The Bash declare Statement

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Although rarely used, the bash declare statement does have a couple useful options. It can mark a variable as read only and also mark it as being a number only.

To declare a variable as read only, use the following statement:

declare -r varname

Consider the following script:

#!/bin/bash

a=13
declare -r a
echo $a
a=14
echo $a

When run, the second assignment will fail:

$ sh decl.sh
13
decl.sh: line 6: a: readonly variable

To declare that a variable should accept only numeric values (integers), use the following statement:

declare -i varname

Consider the following script:

#!/bin/bash

declare -i a
a=12
echo $a
a=hello
echo $a

When run, the second assignment will assign zero to the variable rather than the string "hello" that appears in the statement:

$ sh decl2.sh
12
0

The declare statment has other options; the -a option can be used to declare a variable as an array, but it's not necessary. All variables can be used as arrays without explicit definition. As a matter of fact, it appears that in a sense, all variables are arrays, and that assignment without a subscript is the same as assigning to "[0]". Consider the following script:

#!/bin/bash

a=12
echo ${a[0]}
b[0]=13
echo $b

When run it produces:

$ sh arr.sh
12
13

For further options, see the bash man page (search for "^SHELL BUILTINS", then search for "declare").

______________________

Mitch Frazier is an Associate Editor for Linux Journal.

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RE: "All variables can be used as arrays without explicit..."

Mark Thompson's picture

"All variables can be used as arrays without explicit definition" is not always true, at least in bash ~3.0. If you define a variable using "local" in a function, this is apparently nearly, if not exactly, the same as using "declare", which as mentioned does define a variable as local when used within a function. If when defining a variable as local you do not also use "-a", then you cannot also use the array initialization notation to treat it as an array; you end up with all initialization values in the first element of the "array" you just created. (Using "declare" unstead of "local" seemed to work just the same in my limited testing.) If you just remove the "local" declaration, your intended array works just fine, but it is now global.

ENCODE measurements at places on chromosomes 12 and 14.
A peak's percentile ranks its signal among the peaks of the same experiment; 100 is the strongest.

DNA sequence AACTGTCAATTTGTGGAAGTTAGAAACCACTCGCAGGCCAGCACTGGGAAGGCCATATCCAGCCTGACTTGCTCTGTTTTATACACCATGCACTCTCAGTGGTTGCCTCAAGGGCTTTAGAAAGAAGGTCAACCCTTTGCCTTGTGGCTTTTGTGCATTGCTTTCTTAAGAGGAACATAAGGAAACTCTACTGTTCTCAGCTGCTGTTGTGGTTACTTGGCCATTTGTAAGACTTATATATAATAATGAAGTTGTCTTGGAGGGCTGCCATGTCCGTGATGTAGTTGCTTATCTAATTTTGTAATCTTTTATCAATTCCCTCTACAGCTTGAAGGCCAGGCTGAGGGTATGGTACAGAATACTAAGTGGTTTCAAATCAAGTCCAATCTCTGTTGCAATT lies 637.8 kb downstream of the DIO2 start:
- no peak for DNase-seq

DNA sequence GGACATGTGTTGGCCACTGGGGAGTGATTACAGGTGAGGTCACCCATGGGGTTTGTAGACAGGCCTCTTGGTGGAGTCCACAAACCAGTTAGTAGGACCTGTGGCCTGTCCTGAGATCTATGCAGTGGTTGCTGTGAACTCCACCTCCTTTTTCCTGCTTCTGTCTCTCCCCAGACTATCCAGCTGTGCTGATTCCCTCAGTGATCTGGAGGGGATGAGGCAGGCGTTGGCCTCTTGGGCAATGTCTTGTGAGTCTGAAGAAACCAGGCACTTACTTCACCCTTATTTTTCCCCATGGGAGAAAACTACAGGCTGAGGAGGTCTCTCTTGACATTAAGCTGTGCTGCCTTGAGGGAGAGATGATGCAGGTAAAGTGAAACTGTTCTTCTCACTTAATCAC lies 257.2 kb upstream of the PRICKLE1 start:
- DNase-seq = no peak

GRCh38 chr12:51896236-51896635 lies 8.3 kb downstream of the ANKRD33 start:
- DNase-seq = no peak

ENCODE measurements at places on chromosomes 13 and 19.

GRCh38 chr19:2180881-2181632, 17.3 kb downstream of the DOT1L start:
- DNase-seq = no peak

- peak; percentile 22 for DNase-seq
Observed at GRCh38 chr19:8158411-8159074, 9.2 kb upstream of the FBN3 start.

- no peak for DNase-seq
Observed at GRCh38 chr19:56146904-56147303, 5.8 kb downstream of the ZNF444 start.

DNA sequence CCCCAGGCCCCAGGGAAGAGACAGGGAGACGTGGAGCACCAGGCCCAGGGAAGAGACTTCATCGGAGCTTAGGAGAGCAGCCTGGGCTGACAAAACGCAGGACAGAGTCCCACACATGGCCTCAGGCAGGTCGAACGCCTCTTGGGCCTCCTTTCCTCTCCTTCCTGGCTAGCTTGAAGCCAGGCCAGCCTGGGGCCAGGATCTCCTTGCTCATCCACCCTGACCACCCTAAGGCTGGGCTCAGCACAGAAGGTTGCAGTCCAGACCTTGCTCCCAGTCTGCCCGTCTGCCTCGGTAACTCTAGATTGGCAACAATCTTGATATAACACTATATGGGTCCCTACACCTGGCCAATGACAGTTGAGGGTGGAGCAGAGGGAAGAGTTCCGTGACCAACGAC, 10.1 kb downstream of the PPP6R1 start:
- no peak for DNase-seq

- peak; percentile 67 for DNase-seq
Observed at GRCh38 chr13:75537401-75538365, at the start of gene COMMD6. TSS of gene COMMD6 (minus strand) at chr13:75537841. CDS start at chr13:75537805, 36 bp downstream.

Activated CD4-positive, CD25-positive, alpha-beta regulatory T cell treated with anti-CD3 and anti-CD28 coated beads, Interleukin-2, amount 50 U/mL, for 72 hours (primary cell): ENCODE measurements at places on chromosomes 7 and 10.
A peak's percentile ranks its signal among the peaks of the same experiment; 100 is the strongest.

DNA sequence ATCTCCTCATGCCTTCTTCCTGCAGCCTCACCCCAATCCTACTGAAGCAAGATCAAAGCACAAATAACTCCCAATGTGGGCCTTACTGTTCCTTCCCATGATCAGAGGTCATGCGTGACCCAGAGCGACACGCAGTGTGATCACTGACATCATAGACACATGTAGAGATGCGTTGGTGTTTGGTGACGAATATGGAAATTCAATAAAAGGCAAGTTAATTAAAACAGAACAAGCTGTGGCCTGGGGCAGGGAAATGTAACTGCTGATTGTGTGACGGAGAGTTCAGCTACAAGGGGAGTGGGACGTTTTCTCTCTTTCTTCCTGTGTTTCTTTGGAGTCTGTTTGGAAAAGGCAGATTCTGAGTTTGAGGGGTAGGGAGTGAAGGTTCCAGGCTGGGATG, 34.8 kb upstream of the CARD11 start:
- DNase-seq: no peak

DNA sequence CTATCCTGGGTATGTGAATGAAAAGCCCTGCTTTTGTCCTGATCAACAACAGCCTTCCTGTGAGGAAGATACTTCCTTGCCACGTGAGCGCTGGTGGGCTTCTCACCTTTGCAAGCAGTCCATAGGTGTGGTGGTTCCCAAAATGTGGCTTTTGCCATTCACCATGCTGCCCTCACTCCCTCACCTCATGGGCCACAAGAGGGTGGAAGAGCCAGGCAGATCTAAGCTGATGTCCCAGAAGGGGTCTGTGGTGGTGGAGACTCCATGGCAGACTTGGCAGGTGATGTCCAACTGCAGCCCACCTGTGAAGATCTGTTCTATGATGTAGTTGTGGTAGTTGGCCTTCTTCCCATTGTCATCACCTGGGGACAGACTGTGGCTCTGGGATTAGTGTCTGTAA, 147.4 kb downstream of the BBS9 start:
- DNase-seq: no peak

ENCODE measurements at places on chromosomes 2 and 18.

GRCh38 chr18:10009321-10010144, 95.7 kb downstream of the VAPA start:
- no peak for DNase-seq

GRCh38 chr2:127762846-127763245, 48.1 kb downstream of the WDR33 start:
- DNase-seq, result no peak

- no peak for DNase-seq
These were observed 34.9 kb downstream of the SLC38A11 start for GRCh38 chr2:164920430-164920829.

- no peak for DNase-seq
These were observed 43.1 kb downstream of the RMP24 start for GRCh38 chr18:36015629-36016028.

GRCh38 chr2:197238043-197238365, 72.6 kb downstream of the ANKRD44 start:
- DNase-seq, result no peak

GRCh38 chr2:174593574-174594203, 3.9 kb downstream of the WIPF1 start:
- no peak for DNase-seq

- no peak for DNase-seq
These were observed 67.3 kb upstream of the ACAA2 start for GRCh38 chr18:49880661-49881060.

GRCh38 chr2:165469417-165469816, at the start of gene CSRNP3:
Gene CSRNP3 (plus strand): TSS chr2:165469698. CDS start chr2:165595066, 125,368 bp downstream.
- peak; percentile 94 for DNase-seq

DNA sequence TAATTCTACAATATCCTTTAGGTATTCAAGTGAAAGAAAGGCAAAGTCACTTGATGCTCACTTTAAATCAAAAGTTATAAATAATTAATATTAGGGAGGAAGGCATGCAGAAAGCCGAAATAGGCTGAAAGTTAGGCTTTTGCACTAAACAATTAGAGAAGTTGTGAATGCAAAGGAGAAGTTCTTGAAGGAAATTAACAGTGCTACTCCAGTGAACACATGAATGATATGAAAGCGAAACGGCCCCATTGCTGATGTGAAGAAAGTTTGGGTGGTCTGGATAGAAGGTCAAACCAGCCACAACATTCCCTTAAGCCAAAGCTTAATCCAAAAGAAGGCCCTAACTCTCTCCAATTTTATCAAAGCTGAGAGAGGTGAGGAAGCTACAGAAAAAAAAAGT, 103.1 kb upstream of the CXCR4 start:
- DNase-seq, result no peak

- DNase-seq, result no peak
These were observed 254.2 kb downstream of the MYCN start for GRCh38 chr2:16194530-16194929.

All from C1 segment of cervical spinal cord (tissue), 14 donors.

Its nice to know that bash

rahulms's picture

Its nice to know that bash declare statement can be used to declare variable to accept only numeric values.

a=13 declare -r a echo

dlbb's picture

a=13
declare -r a
echo $a
a=14
echo
I can not execute this command on my pc, anyone help me?

Are you Using Windows?

Mitch Frazier's picture

It won't work if you are.

Perhaps if you leave a few more details...

Mitch Frazier is an Associate Editor for Linux Journal.

is linux so great??

Joyce Johnson's picture

I had the opportunity to use the linux redhat stuff about 5 years ago. It had the same amount of bugs as the windows competitor at the time. I don't understand the big hooplah. Instead of blue-screening, the PC would just shut down.

re: bash

TMJ's picture

I runned #!/bin/bash

a=13
declare -r a
echo $a
a=14
echo

but it fail , did i miss anything ? i think i did it right with commands..

Nope You Didn't Miss Anything

Mitch Frazier's picture

It's *supposed* to fail, read the paragraph after the script:

> When run, the second assignment will fail:
>
> $ sh decl.sh
> 13
> decl.sh: line 6: a: readonly variable

Mitch Frazier is an Associate Editor for Linux Journal.

Is there any difference

Anonymous's picture

Is there any difference between using 'declare -r' and 'readonly' to set variables as read only?

No Difference

Mitch Frazier's picture

Although the man page does not explicitly say they are the same, there does not appear to be any difference in the effect that they have or the error message that's produced if you try to change one.

Mitch Frazier is an Associate Editor for Linux Journal.

Exact same

Omer's picture

It doesn't explain it anywhere on the page, but yeah they're the same for all practical purposes.

thanks for clarity

Natural Stone's picture

I wasn't sure about that either thanks for clearing my confusion.

You can do these with

Anonymous's picture

You can do these with typeset too and it's more portable.

to what?

xtifr's picture

More portable to what? "help typeset" says "Obsolete. See `declare'." And there's no mention of "typeset" in Posix. I was under the impression that it was a korn-shell-ism, and ksh makes little or no pretense to being a viable substiture for a standard /bin/sh, so I see no reason to worry about compatibility with it. Dash (another widely used bourne/posix shell, based on BSD's ash) has "readonly" but neither declare nor typeset, so for that particular case, I would think that "readonly" (also supported by ksh, fwiw) would be slightly more portable. Aside from that, the only factor I see for choosing between the two is that "typeset" looks like something that may not be supported for much longer.

I didn't say typeset is a

Anonymous's picture

I didn't say typeset is a POSIX standard, but works with more shells, like you said ksh -- and its variants. Well, bash is the default shell on Linux, but ksh is very popular on other Unix-like systems.

The fact that typeset is obsolete in bash is surprised me. I can't see why is it good to removing typeset from bash.

help

xtifr's picture

Actually, typing "help declare" at the prompt may be quicker/easier than hunting through the very-large man page, at least to get started. (Many people don't realize that bash has built-in help for its built-in commands.)

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